Bryce Canyon hoodoos inspire Utah author to write children’s book

As a science writer, often of children’s books, Terry Jennings has a thing for erosion. But she wagered she wouldn’t have an easy time getting kids excited about the force responsible for many of the rock formations in Southern Nevada, Utah and Arizona.

“(It) can be a destructive force, but also a force that creates beautiful things,” Jennings said.

After reading about the Paiute legend of the hoodoos on a trip to Bryce Canyon National Park in Utah, she knew she had the hook that would make the topic interesting and relevant to children. Hoodoos are the tall, thin rock formations that Bryce Canyon is known for.

Jennings released the book, “Vivian and the Legend of the Hoodoos” (Arbordale Publishing, $17.95), in February. Vivian goes with her grandmother to pick pine nuts on the mesa. When the young girl, impatient for her basketball tryouts later that day, begins showing disrespect to the trees they’re picking the nuts from, her grandmother explains the significance of the traditional Paiute practices to Vivian. The final pages explain the natural process that results in the rock towers.

Jennings, who lives in St. George, Utah, from January through April and the rest of the year in Reston, Virginia, wrote the book in consultation with members of the Shivwits Band of Paiute Indians, who live in the southwest corner of Utah near St. George.

Glenn Rogers, a Shivwits council member whom Jennings worked with on the book, appreciates that she reached out to the tribe to verify the details of the Paiute culture, because many writers before her had not. “People bring out books and they assume what this means and they assume what that means,” Rogers said.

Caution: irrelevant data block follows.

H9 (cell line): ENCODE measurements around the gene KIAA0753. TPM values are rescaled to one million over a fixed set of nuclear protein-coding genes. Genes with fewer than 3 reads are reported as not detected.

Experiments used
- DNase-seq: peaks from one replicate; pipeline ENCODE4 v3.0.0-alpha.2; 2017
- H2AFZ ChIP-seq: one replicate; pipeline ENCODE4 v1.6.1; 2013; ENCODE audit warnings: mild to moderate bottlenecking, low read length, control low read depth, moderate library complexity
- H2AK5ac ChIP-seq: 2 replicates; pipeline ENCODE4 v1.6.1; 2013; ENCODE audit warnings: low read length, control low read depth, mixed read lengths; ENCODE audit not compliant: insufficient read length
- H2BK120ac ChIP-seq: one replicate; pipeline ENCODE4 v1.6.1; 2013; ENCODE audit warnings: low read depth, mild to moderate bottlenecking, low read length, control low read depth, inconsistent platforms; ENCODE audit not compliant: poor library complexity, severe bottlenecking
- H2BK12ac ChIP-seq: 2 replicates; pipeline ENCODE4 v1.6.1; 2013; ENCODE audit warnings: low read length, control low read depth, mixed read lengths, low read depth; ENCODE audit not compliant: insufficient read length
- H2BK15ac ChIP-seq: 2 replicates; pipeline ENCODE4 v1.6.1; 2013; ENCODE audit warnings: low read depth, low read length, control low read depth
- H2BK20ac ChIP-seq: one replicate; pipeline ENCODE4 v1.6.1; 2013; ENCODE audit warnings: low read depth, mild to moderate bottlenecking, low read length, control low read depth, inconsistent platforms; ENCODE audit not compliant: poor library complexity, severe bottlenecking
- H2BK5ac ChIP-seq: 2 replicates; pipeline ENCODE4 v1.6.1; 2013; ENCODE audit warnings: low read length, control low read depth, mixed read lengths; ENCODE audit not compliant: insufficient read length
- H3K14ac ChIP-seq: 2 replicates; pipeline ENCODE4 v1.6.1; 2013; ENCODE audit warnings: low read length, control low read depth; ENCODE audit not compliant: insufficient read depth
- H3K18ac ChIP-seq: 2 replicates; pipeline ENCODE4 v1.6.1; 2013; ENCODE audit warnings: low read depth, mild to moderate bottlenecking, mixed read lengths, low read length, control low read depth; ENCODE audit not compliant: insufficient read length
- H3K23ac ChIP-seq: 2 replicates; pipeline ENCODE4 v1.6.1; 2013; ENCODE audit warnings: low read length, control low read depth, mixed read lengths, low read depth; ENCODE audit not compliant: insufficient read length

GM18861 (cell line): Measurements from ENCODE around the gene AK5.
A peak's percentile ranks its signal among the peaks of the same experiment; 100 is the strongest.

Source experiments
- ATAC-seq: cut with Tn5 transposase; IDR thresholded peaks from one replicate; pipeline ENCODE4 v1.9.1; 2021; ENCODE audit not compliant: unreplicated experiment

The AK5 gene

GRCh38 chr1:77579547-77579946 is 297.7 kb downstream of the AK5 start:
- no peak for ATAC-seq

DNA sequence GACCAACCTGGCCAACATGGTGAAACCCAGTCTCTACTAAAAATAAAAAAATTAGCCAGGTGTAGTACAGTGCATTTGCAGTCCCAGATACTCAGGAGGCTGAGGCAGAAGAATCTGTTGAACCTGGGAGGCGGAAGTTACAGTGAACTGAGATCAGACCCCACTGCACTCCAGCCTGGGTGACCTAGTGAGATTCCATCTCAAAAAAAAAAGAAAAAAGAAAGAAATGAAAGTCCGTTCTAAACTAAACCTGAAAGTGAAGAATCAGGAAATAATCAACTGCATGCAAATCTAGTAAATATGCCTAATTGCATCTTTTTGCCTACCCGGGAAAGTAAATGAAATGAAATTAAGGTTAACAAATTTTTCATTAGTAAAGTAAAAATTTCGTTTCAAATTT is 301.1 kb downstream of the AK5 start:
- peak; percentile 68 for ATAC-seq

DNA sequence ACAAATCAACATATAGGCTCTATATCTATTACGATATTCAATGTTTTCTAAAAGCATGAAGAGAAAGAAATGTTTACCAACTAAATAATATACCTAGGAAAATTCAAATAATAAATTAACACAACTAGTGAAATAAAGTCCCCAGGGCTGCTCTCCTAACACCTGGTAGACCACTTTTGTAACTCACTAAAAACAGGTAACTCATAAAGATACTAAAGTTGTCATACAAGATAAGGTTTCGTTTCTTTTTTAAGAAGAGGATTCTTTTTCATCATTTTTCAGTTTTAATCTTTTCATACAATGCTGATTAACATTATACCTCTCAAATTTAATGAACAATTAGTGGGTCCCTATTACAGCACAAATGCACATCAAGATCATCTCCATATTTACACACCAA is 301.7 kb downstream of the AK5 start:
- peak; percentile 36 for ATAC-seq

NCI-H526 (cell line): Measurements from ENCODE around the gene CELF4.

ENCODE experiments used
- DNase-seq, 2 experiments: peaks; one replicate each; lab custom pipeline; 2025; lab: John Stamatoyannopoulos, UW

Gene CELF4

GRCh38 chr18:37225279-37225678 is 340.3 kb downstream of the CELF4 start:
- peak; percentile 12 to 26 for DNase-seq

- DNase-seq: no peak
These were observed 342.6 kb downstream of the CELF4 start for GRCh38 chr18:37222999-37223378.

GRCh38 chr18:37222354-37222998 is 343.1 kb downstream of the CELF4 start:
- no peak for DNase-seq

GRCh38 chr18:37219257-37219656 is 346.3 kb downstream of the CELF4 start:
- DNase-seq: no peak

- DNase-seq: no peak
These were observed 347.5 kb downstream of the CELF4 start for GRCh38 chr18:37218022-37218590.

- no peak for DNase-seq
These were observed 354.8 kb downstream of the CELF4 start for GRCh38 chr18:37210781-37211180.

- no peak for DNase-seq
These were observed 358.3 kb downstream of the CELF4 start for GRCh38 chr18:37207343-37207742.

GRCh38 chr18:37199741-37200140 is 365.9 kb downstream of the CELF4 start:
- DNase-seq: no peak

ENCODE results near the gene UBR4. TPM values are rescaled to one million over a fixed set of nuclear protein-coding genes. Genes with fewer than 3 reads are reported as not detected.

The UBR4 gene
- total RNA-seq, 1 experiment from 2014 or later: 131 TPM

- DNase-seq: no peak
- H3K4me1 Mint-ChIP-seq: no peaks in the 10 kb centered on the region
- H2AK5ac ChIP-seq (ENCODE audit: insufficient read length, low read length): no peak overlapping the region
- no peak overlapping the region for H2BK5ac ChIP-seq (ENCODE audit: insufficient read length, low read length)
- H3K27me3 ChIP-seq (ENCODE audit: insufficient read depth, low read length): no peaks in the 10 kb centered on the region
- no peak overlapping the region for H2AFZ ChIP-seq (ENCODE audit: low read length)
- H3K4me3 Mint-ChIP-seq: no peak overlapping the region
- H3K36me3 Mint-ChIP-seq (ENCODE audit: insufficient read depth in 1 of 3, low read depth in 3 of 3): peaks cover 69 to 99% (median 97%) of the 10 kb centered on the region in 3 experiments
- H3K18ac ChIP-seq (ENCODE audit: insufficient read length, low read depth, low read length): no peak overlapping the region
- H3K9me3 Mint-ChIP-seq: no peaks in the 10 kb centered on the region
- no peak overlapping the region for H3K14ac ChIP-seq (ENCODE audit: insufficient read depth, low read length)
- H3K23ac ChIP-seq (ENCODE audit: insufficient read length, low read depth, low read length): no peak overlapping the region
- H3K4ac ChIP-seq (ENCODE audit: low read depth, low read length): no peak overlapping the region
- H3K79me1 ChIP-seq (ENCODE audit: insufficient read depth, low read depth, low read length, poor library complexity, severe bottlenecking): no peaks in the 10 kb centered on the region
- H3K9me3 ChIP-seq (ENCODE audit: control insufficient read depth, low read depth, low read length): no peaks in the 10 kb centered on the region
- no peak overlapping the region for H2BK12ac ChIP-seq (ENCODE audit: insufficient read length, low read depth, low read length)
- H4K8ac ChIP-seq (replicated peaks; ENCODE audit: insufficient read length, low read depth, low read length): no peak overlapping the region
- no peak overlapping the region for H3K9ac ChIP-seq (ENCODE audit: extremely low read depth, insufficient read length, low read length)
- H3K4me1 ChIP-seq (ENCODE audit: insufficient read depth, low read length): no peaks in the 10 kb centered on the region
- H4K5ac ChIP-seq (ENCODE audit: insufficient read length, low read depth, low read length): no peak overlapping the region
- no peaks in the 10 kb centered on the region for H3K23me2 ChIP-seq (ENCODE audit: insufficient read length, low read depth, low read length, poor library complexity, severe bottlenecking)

In Jennings’ research, she confirms facts about the legend itself, the details of the Paiute’s pine nut collection and the relationship between grandmother and granddaughter. “I wanted to make sure that anything that I said was met with their approval. It was actually a good thing that I wanted to do that because they made my story so much richer,” Jennings said.

One facet of Paiute culture that Rogers emphasized in his conversations with Jennings was the meaning of the word “hoodoo.” In the Paiute language, it refers to more than just the rock formations. “Hoodoo” can be used to refer to the unknown, another being or spirit, or a place that you can hide behind. It can also be an expression of fear. In the book, Vivian’s grandmother used the term to scare her into obeying.

Jennings relies on her own background coming to the U.S. from Cuba at 12 years old to depict universal experiences of being a kid in a story that both Paiute and non-Paiute children can understand.

“I want kids to identify with the fact that whether you’re Native American, whether you’re Cuban, whether you’re Pakistani or Lebanese, whatever, Chinese, you are a human being and all these kids are wanting to do the same things,” Jennings said.

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